A grey wet morning greeted me when I opened the shutters this morning. It is a good thing that I had picked the flowers for today’s vase yesterday.
More tulips! I hope that there will be tulips every week for the next few weeks from the pots of forced tulip bulbs in the greenhouse. On Friday I noted that the first couple of Tulip Purissima were beginning to show some white colour (I know white isn’t a colour, but you know what I mean). By Saturday one had opened completely.
Purissima otherwise known as White Emperor is a Fosteriana type of tulip as is Exotic Emperor although I would have to say I can’t see any similarity in their form or growth pattern.
I picked only those tulips that were showing white so this is a much smaller vase than last week’s when all 25 in the pot were opening all at the same time.
I decided to simply hand tie my tulips with the addition of another couple of Narcissus that have flowered.
I buy all my tulips from Peter Nyssen. His tulips are top quality and are sold at excellent prices if you are buying more than the minimum 10 of each variety. I paid £10.80 for 60 for Purissima and £11.50 for 50 for Exotic Emperor. So this means that last week’s vase that comprised 25 stems cost £5.75, so definitely worth growing my own as tulips are expensive in florists here (you pay per stem usually not per bunch and they are often not very fresh. In supermarkets flowers are much less available than in the UK.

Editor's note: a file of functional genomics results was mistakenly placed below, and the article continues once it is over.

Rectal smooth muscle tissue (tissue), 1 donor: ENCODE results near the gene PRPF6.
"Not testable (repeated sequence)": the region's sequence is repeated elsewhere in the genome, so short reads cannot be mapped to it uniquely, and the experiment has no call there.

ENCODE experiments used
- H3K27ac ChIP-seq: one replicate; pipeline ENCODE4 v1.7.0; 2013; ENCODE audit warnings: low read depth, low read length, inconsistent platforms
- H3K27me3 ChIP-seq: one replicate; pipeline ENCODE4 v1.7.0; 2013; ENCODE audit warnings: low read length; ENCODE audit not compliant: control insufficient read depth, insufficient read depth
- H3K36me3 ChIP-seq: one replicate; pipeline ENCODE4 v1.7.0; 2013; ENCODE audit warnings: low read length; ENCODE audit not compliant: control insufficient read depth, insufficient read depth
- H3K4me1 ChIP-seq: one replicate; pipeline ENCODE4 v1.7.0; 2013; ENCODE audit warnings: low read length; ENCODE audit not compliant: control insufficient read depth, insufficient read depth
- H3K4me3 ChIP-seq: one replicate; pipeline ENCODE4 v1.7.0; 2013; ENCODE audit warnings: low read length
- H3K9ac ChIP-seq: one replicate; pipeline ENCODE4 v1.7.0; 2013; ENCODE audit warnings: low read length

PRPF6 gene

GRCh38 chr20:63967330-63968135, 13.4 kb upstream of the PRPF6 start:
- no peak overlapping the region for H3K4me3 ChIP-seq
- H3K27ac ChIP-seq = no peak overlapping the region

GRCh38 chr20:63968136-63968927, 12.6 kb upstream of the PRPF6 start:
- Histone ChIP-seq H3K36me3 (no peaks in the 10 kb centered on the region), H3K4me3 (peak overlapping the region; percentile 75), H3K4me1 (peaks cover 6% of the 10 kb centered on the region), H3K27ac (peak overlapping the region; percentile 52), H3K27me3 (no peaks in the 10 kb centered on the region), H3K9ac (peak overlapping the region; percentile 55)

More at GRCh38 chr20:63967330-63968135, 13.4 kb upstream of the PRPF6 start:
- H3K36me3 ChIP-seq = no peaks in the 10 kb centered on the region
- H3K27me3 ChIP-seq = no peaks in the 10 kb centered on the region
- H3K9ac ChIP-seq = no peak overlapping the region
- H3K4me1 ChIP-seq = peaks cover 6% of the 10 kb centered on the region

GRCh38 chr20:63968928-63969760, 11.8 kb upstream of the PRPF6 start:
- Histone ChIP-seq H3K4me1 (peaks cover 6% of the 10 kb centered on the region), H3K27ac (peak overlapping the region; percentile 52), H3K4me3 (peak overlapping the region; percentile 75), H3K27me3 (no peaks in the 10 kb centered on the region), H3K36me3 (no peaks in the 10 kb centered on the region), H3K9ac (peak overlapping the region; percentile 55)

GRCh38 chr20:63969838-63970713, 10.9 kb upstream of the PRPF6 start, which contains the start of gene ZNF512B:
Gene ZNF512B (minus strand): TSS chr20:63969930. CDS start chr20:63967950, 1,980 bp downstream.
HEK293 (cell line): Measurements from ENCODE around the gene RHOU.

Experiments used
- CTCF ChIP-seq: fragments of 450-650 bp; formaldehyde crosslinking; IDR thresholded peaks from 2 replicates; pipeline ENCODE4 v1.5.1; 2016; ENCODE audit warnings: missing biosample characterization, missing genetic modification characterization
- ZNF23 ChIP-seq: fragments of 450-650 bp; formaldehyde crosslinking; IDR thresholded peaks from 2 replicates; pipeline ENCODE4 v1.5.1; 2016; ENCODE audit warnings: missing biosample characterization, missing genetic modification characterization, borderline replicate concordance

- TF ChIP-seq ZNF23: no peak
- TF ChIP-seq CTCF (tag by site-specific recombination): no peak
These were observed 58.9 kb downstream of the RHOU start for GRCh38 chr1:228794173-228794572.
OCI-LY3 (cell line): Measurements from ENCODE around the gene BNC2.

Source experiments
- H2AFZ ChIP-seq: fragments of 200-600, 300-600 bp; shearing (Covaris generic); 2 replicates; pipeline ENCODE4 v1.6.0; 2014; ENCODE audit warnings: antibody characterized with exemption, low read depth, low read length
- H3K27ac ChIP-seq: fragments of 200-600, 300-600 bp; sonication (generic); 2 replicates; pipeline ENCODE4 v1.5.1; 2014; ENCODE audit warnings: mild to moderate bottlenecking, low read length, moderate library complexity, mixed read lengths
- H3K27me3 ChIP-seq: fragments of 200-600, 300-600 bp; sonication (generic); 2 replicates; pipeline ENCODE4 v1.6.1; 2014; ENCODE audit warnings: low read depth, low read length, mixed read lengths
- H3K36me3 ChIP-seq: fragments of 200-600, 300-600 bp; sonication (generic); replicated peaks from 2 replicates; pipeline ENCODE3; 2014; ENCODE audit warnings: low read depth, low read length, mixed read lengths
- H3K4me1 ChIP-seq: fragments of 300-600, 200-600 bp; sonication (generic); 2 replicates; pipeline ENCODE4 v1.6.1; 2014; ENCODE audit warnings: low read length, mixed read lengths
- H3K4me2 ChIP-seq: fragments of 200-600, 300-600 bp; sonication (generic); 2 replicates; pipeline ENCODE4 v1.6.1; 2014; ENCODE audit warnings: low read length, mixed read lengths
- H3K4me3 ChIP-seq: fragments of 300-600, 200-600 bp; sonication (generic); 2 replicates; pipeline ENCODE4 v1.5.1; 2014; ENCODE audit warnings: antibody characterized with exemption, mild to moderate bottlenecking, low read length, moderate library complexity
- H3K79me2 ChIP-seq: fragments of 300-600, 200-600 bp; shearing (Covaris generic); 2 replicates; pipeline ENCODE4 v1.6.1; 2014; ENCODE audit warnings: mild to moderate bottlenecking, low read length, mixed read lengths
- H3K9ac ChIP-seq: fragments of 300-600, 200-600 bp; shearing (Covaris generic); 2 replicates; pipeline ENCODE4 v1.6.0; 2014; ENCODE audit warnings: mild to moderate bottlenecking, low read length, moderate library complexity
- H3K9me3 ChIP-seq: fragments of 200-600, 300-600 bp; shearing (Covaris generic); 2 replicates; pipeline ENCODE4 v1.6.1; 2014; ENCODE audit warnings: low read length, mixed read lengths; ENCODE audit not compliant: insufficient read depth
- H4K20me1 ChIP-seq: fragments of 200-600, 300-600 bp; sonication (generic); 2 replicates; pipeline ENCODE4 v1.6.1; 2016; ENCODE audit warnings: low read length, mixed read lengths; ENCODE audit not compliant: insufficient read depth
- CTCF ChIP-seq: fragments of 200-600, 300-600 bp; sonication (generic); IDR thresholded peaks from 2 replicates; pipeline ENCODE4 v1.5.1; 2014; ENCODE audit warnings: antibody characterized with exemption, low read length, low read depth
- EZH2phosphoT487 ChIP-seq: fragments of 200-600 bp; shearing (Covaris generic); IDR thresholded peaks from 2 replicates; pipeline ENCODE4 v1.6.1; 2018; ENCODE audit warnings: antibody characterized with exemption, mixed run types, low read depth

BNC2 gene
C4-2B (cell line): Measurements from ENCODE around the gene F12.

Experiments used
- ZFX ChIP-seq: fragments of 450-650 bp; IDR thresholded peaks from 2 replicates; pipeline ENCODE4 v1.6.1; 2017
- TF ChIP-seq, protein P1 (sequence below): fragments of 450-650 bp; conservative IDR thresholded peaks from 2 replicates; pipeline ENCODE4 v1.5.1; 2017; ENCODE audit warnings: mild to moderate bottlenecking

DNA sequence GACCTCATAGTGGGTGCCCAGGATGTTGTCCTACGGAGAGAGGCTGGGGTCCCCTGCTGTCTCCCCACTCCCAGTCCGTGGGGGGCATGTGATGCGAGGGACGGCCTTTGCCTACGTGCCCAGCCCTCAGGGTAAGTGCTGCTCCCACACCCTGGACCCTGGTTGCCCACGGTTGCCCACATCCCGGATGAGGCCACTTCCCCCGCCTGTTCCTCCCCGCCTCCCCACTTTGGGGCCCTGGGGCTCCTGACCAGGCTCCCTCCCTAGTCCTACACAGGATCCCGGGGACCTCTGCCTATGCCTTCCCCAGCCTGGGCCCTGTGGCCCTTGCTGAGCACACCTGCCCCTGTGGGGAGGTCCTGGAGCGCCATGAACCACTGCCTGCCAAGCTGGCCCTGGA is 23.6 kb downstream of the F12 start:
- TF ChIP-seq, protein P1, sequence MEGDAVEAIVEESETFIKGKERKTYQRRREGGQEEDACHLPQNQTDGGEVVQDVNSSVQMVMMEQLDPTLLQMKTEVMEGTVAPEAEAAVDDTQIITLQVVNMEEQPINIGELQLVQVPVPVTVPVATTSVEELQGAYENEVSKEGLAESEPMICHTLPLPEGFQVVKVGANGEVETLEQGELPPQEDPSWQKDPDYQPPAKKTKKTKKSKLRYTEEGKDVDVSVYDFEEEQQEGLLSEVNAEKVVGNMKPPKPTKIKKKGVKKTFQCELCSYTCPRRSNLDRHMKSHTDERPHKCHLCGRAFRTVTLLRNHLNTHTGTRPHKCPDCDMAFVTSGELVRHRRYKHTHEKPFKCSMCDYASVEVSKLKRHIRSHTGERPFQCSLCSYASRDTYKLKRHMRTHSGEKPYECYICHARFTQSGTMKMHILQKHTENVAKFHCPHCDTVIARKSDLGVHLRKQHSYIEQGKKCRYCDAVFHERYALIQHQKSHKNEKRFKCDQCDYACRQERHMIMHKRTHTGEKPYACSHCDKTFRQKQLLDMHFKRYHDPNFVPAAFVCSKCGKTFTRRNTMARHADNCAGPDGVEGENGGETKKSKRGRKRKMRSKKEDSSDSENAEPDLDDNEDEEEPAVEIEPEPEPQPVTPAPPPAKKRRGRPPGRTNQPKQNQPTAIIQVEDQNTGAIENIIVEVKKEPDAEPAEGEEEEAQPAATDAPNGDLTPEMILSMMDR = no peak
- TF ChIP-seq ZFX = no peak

For me this justifies that I may not have any success in planting them in the garden and their flowering there next year. The rest of my order for these 2 varieties was planted in the garden.
Nest year I would like to experiment further with chilling times and time from planting to flowering; if anyone knows more about this I would be grateful for any information. To experiment in a scientific manner I will use one variety of tulip and record carefully the chilling times and temperatures and times to flowering. I may choose Exotic Emperor for my experiment as it has already proved that all the bulbs flower at once and they remain in good condition for over a week.
I love how the petals now appear to be silk, with just the edges looking slightly dried. A good tulip for me has to die beautifully as well as be lovely in its prime.
With thanks to Cathy at Rambling in the Garden for hosting this increasingly popular meme. Do check what she and all the dedicated Monday ‘vasers’ have produced today.